User Mode Linux

Recently, we had the User-Mode Linux suite out of Debian, which included user- mode-linux, user-mode-linux-doc and uml-utilities package. We are happy that we were able to bring it back into the archvie quick, and hope to maintain it active. For many who may not know about UML, here’s a discription from its website: User-Mode Linux is a safe, secure way of running Linux versions and Linux processes. Run buggy software, experiment with new Linux kernels or distributions, and poke around in the internals of Linux, all without risking your main Linux setup. [Read More]

VirtualBox 5.x

We just pushed VirtualBox 5.0.0 into Debian Experimental. It should land up on your mirrors very soon.

Since this is a major release, we are looking for some testing and feedback. If you use VBox, or have your business depend on it, please give it a test. For details about what is new in 5.x, please check out the [release announcement]( virtualbox-5-070915.html)

Debian GNU/Hurd on VirtualBox

One of the great things about Debian is the wide range of kernels it supports can run. This gives the user the flexibility to not spend time on the common userland stuff. For example, most apps, package management and system admin tasks are common across all Debian platforms. These platforms may not be optimal at par to Linux, but still, choice is good. For long, I had used Debian GNU/Hurd, only on a KVM hypervisor. [Read More]

Linux Containers and Productization

Linux has improved many many things over the last couple of years. Of the many improvements, the one that I’ve started leveraging the most today, are Control Groups. In the past, when there was a need to build a prototype for a solution, we needed hardware. Then came the virtualization richness to Linux. It came in 2 major flavors, KVM ( Full Virtualization ) and Xen ( Para Virtualization ). Over the years, the difference of para vs full, for both the implementations, is almost none. [Read More]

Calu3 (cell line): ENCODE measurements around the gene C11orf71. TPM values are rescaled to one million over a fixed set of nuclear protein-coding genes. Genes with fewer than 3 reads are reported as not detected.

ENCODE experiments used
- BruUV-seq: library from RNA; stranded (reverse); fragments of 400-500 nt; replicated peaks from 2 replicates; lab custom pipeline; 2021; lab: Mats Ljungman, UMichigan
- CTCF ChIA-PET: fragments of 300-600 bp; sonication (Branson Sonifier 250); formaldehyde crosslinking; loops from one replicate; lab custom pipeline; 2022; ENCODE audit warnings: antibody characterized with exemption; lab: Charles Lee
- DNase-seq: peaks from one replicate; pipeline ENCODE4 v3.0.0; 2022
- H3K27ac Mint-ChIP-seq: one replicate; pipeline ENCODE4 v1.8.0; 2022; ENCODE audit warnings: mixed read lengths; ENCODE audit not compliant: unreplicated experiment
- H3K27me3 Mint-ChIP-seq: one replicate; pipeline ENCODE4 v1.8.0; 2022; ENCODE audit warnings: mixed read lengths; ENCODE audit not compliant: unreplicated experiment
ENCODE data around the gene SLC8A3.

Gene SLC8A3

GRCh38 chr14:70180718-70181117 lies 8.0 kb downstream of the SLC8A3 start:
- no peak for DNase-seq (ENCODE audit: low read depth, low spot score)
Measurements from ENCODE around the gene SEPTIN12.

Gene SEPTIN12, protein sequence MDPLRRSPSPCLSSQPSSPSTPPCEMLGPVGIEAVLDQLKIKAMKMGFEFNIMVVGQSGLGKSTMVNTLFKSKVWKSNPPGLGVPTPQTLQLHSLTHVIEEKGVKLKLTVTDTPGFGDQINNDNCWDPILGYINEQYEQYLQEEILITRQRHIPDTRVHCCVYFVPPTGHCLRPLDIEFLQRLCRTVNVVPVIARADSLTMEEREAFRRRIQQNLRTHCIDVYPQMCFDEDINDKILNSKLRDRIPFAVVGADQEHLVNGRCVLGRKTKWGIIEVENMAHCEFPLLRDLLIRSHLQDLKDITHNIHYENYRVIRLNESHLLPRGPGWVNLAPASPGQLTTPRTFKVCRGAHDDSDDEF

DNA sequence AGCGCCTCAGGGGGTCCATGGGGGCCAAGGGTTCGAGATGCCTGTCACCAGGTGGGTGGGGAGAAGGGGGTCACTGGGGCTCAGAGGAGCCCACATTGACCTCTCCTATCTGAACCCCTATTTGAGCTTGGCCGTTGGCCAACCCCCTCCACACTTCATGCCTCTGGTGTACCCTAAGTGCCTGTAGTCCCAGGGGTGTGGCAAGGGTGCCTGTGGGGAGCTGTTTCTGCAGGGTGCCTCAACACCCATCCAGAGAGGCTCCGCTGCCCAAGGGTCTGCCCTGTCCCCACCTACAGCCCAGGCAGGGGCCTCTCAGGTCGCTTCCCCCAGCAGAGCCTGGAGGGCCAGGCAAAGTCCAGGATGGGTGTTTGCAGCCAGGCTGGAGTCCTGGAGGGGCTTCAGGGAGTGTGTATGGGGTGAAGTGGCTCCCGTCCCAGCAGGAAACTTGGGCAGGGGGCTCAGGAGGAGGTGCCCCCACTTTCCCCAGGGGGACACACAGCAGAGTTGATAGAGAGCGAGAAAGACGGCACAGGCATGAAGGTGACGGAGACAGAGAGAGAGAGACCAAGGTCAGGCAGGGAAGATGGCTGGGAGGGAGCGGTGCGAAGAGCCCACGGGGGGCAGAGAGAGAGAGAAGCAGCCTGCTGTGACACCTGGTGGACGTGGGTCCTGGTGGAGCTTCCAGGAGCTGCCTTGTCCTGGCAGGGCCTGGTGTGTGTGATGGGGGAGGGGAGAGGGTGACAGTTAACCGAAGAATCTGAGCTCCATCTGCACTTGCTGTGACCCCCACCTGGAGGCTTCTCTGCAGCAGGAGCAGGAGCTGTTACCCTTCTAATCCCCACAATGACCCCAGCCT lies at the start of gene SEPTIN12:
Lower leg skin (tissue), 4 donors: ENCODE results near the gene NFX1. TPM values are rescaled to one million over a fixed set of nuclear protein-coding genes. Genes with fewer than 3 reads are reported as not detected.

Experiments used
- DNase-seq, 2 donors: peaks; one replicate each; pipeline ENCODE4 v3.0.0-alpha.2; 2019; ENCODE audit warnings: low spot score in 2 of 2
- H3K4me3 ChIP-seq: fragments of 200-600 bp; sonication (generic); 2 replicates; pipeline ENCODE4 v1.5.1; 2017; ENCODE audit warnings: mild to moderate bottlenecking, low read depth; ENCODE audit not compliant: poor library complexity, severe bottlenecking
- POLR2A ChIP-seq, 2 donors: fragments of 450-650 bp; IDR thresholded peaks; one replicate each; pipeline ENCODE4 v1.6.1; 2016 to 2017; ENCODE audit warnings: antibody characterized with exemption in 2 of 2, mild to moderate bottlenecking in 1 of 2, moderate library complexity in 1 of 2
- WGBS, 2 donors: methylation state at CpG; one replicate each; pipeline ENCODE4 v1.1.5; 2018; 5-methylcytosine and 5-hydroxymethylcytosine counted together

Windows 7 Profile Synchronization

Lately, for my day job (to be more efficient for the time I spent), I am required to use Windows, back again. :-) It is great to be back. By back, I mean using Windows for some of the workflows. All these years, I’ve been using Linux based tools (Debian, Kontact | IceDove, Konq | Chromium | IceWeasel etc) to get my job done. It is great to try back Windows for some of the workflows. [Read More]


I recently ended up acquiring a Windows 7 Professional license. While I rarely have a need for Windows, that one rare instance is important. Many of the bank’s web interfaces are tightly dependent on IE. I do have a copy of CrossOver but that doesn’t help much. Most times, IE crashes when trying to render pages. Must be having some OLE dependency. So I convinced myself to install Windows7. For my banking needs and also to catch-up on how that platform has been doing. [Read More]

Networking in KVM/QEMU

In my previous blog entry, I mentioned about not being able to simply configured networking for the Guest VMs. I feel that area is still unimplemented properly by the GUI wrappers available for KVM/QEMU. There is a good utility VDE2, which can work great for all your networking needs for the Guest VMs. But unfortunately none of the GUI wrappers (Qemulator, QtEmu, Qlauncher) are handling it. The simplicity of vde is amazing. [Read More]

Linux Virtualization Richness

So Yesterday, I was finally confident enough to uninstall VMWare from my laptop. Thanks to the richness of virtualization technologies which are present in Linux (2.6.22) now. I’ve always liked to explore different operating systems (not distributions really) to see what interesting features they implement differently. BSDs being one, Solaris being the other. But sometimes it really was difficult for me to try them out. Reason: The current machine that I have apart from my laptop is a very old box with 64Mb of RAM and a 750 Mhz Intel Processor This box is primarily used for building my cusotmized kernels to run on my laptop. [Read More]

Secure P2P Sharing

First, DISCLAIMER: I ’m not a guru, I’m just a learner. So there might be a chance that the whole article might be fundamentally wrong. I thought of this because I use P2P network a lot. On my laptop, which is the repository of everything I have, it is necessary for me to make sure that it is secure enough. To firewall it I use the single rule from iptables: [Read More]